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beck
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join:2002-01-29
On The Road
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Cost for adding 220V for dryer?

A friend wants to add a dryer to the basement. Another one has an electric dryer they want to get rid of.

Anyone have an approximate cost to add the 220 outlet? The house has a breaker box with lots of room. The breaker box was put in 2 years ago. They already have 220 for an electric hot water heater.

This would be in Minneapolis, MN.
--
Some people are like slinkies - not really good for much.
But they bring a smile to your face when pushed down the stairs.



davidg
Good Bye My Friend
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join:2002-06-15
none

1 edit

depends, could be under 100.00 if the panel is really close, or it could be over 1000.00 or more if it is a long/difficult run. the above prices are for the labor, parts will be around 100.00 or so with a longer run higher for the wire.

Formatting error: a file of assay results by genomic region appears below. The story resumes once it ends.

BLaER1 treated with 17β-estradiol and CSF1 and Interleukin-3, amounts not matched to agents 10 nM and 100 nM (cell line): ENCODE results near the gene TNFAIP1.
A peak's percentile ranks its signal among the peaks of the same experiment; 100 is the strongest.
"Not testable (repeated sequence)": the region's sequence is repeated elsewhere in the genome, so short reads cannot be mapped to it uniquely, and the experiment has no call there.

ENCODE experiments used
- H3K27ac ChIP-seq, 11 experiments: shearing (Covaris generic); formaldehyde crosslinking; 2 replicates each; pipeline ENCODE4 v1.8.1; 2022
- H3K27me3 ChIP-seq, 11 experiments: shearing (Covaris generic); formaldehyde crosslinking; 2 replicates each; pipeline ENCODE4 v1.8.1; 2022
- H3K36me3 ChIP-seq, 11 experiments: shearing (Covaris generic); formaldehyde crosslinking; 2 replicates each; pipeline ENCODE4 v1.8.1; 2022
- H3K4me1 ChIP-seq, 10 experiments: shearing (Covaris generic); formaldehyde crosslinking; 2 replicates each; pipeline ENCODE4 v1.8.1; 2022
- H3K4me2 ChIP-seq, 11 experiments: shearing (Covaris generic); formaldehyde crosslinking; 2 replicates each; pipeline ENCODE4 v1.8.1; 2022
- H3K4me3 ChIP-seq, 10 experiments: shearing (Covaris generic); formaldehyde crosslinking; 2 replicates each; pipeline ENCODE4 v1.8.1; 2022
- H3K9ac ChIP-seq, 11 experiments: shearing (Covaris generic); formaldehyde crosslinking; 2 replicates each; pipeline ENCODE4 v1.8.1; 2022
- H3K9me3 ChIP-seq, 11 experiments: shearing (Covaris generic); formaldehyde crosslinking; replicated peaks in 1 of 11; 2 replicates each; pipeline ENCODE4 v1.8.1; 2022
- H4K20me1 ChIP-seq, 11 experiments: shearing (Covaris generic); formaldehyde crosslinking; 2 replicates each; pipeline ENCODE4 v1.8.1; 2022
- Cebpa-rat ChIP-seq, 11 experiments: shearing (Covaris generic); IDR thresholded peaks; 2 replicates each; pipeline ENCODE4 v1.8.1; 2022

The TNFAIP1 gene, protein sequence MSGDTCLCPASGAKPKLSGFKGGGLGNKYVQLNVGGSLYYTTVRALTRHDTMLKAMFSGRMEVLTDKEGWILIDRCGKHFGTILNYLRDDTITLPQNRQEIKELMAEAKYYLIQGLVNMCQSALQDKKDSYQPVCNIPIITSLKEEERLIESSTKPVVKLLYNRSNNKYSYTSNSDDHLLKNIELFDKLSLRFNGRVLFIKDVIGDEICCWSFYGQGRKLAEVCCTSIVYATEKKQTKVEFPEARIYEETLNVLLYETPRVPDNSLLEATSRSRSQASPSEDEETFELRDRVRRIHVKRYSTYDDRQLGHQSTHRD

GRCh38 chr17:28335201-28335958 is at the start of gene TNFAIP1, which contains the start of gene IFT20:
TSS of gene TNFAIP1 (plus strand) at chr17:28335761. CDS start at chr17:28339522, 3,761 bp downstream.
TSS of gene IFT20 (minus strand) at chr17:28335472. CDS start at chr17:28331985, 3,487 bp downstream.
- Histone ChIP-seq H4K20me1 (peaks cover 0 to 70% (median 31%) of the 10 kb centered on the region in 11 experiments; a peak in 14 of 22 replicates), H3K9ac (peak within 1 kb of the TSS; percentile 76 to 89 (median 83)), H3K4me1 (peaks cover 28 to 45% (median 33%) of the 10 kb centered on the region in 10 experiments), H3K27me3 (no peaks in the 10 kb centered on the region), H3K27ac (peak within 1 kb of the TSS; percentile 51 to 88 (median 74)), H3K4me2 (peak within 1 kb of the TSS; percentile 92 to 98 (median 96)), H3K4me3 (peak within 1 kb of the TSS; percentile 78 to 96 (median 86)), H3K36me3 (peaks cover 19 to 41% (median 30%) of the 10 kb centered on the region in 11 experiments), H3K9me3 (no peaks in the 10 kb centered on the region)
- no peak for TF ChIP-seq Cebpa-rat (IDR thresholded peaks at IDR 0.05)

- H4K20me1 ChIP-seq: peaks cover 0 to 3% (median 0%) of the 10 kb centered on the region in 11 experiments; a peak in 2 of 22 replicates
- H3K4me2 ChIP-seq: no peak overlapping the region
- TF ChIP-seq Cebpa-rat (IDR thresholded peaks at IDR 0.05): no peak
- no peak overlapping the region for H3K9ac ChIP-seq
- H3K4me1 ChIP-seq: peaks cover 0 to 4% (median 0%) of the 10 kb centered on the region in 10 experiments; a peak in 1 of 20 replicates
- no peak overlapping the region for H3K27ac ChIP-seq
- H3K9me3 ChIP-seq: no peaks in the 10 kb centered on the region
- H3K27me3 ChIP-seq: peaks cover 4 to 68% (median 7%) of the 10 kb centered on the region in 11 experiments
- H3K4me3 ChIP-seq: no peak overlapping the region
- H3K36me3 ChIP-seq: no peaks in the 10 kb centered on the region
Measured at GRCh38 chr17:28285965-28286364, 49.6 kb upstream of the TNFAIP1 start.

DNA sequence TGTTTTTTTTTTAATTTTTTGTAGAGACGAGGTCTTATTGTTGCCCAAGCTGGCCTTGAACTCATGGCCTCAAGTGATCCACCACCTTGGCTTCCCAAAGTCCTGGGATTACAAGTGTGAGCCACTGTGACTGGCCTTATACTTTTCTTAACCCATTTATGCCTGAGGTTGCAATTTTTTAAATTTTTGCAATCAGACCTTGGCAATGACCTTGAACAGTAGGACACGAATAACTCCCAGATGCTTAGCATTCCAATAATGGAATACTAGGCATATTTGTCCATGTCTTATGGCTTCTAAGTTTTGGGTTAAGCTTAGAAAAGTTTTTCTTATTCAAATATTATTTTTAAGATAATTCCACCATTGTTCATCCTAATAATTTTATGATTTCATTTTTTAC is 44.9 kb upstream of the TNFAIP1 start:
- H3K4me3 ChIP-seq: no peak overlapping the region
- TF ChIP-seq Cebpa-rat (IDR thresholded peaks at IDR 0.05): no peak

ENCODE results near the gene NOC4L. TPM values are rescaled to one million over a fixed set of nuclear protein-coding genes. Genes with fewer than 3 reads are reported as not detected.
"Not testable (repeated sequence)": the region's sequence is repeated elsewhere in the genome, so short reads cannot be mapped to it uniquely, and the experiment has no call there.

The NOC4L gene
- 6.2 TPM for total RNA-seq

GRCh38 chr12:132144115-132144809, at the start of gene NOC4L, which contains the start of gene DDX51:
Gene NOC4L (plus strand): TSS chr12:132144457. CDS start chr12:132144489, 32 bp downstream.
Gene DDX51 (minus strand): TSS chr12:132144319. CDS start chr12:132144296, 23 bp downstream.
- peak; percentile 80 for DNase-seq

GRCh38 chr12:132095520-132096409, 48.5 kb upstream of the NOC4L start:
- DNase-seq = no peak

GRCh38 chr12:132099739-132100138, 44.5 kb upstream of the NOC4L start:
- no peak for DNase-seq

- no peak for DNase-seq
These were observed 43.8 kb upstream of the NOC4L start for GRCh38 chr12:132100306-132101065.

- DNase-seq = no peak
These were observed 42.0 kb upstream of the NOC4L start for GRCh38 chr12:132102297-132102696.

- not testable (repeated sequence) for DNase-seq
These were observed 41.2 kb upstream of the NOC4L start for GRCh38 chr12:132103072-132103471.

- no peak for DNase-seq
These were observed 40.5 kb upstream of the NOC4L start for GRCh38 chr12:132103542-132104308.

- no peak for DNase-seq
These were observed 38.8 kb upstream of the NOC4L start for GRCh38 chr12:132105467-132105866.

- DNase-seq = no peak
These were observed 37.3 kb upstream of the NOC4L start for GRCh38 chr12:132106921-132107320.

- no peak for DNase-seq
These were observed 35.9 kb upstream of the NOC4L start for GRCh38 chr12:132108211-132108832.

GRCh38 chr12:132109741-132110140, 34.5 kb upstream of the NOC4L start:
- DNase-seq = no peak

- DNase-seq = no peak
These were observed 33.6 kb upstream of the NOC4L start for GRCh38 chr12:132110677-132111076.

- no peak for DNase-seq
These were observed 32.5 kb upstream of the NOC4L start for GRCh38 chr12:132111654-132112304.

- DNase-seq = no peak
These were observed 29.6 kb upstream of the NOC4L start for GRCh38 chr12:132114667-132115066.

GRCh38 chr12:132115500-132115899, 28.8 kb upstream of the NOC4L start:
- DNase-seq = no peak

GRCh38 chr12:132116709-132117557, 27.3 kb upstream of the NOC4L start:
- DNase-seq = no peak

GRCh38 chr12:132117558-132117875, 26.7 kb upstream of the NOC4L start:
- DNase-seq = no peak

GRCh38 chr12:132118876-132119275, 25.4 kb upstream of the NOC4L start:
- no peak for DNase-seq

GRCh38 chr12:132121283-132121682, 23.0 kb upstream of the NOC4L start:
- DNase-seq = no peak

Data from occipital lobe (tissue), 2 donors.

--
Lack of Preparation on YOUR Part does NOT Constitute an Emergency on Mine!



Greg_Z
Premium
join:2001-08-08
Springfield, IL
reply to beck

To do it yourself, figure around $40 for wire, aprx. $25-30 for breaker, outlet parts around another $30-40, so about $200 with Labor.



beck
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reply to beck

Thanks! I'll give her the ballpark figure of maybe $200-$250 or so. Then she can look to find an electrician (or someone) to put it in. Where the dryer would be is about 10-12 feet from the breaker box in the basement.
--
Some people are like slinkies - not really good for much.
But they bring a smile to your face when pushed down the stairs.



Greg_Z
Premium
join:2001-08-08
Springfield, IL

You could do it, figure for the time it takes to get someone out there, you could of had it done by the time you came here to post & ask.



beck
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reply to beck

I can't do it because I'd probably kill myself in that breaker panel. lol! Better for the world if I stay far away from breaker panels.
--
Some people are like slinkies - not really good for much.
But they bring a smile to your face when pushed down the stairs.



Greg_Z
Premium
join:2001-08-08
Springfield, IL

Just remember to remove all Jewelry, use the One handed rule when working in the panel, and always if you can, cover the metal of the Screwdriver with Rubber, then Electric tape to allow only the tip showing.